China frees ex-Rio Tinto executive jailed on corruption charges in 2010

Four Rio Tinto officials were convicted of stealing commercial secrets that helped Rio in iron ore negotiations with Chinese mills. (Reuters)
Updated 04 July 2018

China frees ex-Rio Tinto executive jailed on corruption charges in 2010

BEIJING/MELBOURNE: Stern Hu, the former head of Rio Tinto’s China iron ore business, has been released from a Shanghai prison, China’s foreign ministry said on Wednesday, after serving eight years in jail following a 2010 conviction for corruption and stealing commercial secrets.
Hu, an Australian citizen, was originally sentenced to 10 years in jail as tension flared between China, the world’s top user of iron ore, and its biggest supplier, Australia. Fired by Rio in the aftermath, Hu is expected to return to Australia just as relations between the two countries cool to a fresh chill.
Chinese foreign ministry spokesman Lu Kang told a daily news briefing in Beijing that Hu had been released on Wednesday. Lu said that Hu had had his sentence reduced in accordance with the law, without saying where Hu currently was nor when he might return to Australia.
Canberra passed new laws aimed at curbing foreign interference in Australia last week, after Prime Minister Malcolm Turnbull blamed China for meddling in domestic affairs last year. China denies meddling and says Australia has a “Cold War mentality.”
The relationship between the two countries could deteriorate further if Australia bans Chinese telecommunications equipment maker Huawei Technologies Co. from participating in a soon-to-be-built 5G broadband network.
Hu was one of four defendants arrested by China and subsequently fired by Rio. The global miner conducted an internal audit but did not find any wrongdoing by the company itself.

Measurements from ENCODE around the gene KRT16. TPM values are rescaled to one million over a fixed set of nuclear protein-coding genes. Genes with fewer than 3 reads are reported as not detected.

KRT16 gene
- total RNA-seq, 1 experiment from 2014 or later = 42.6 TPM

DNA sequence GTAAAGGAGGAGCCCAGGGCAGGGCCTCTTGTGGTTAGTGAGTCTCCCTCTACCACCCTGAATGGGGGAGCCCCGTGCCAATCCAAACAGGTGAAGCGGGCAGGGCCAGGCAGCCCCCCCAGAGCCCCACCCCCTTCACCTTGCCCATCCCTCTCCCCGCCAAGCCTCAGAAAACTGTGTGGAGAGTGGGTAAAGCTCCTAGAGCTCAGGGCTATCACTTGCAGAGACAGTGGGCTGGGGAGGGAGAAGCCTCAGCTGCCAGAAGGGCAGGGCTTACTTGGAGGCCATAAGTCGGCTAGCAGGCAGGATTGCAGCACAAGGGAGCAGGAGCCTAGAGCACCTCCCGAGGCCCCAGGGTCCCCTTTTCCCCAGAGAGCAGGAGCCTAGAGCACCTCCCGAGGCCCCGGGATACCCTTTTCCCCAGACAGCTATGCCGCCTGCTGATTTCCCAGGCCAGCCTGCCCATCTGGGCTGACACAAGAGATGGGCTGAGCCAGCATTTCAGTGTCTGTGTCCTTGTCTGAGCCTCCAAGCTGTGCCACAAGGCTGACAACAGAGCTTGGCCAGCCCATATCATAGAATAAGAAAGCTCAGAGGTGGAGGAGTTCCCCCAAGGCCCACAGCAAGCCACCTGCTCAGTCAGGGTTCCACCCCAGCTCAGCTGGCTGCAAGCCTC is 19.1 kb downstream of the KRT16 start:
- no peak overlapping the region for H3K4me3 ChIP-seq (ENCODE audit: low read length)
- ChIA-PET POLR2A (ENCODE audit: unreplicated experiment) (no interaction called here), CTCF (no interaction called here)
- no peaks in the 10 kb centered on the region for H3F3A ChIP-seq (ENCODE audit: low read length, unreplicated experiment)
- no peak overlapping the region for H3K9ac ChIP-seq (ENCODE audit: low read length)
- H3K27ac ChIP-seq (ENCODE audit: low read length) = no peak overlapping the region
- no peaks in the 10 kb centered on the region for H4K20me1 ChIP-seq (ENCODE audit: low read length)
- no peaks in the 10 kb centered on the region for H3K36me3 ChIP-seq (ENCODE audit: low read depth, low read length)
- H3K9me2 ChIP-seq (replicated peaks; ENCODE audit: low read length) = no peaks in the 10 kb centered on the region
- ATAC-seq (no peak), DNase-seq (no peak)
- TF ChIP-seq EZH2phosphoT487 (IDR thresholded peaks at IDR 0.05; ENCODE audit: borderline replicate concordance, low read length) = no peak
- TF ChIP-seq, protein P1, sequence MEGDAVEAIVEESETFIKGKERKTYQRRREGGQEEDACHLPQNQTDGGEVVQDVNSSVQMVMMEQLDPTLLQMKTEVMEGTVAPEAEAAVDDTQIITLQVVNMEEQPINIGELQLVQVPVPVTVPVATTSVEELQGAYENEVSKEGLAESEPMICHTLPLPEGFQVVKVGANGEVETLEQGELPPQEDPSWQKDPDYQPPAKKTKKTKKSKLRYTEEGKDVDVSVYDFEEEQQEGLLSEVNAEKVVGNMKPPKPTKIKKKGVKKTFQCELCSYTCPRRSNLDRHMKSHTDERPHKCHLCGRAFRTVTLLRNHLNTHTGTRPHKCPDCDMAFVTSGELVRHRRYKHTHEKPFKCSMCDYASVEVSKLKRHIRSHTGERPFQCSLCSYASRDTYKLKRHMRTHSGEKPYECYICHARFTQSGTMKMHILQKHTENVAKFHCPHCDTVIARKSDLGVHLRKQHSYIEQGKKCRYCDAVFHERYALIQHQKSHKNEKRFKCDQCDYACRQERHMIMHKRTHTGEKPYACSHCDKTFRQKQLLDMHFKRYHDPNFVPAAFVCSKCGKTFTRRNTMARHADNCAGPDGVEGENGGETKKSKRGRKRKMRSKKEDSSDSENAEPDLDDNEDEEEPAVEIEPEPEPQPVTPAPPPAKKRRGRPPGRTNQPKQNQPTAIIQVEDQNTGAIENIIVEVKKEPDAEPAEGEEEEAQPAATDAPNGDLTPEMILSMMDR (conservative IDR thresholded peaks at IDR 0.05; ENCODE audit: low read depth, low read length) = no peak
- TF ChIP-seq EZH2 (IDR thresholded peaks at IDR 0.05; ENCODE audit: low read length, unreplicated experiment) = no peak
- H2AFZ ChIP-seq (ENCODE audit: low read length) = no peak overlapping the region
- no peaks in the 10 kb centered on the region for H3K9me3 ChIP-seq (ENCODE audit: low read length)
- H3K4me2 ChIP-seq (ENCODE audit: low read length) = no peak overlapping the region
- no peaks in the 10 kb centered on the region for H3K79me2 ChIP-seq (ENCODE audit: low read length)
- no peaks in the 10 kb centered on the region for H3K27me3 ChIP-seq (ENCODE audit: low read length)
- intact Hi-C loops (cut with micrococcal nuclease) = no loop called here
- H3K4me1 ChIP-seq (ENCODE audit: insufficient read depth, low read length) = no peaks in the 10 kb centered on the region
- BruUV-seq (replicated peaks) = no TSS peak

The four were convicted of accepting bribes in return for helping private Chinese mills secure access to relatively low-cost and stable term iron ore from Rio. They were also convicted of stealing commercial secrets that helped Rio in iron ore negotiations with Chinese mills, in proceedings that were closed to media and Australian diplomats.
Hu’s sentencing raised questions in Australia at the time about China’s judicial process and business practices in the iron ore industry. “Stern Hu’s arrest and the conduct of the trial was certainly the first big event that led people to focus on the difficulties of greater economic integration with China,” said Malcolm Cook, non-resident fellow at Australian think tank Lowy Institute.


Getting more women into leadership positions top priority: CEO

This June 23, 2018 photo, shows a general view of Riyadh, Saudi Arabia. (AP)
Updated 18 January 2020

Getting more women into leadership positions top priority: CEO

  • Saudi Arabia is focusing on the Business 20 (B20), making this one of the key engagement groups. Women in Business will be Saudi Arabia’s signature topic

RIYADH: The boss of one of Saudi Arabia’s biggest banks says that getting more women into leadership positions is a top priority.
Samba CEO Rania Nashar chairs the action council for Women in Business created by the Business Twenty (B20), which is the official G20 dialogue with the business community. It represents the global business community across all G20 member states and all economic sectors.
She said the council was set up to boost women’s particpation not only in business but also in global leadership positions.
During the launch of the B20 in Saudi Arabia this week, Nashar highlighted the under-representation of women in the economy.
“There is a gap of 27 percent between male and female workers; 75 percent of males are part of the labor force while only 48 percent of females are working,” she said.
She said it was important not to just talk about women as workers but as business owners.

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Saudi Arabia will host the 15th G20 Summit in Riyadh on Nov. 21-22, 2020.

“That’s why entrepreneurship is very fundamental to our task force,” she said.  “The majority of the finance development programs have incentives for giving loans to females; however, despite the fact that many large borrowers are females, the amount of loans granted to them is far below what is granted to males,” she added.
Nashar said that two-thirds of female business founders feel that they were not taken seriously by investors when they pitch for investments. They also feel that they are treated differently from their male counterparts.
Saudi Arabia will host the 15th G20 Summit in Riyadh on Nov. 21-22, 2020. The Kingdom is focusing on the Business 20 (B20), making this one of the key engagement groups. Women in Business will be Saudi Arabia’s signature topic.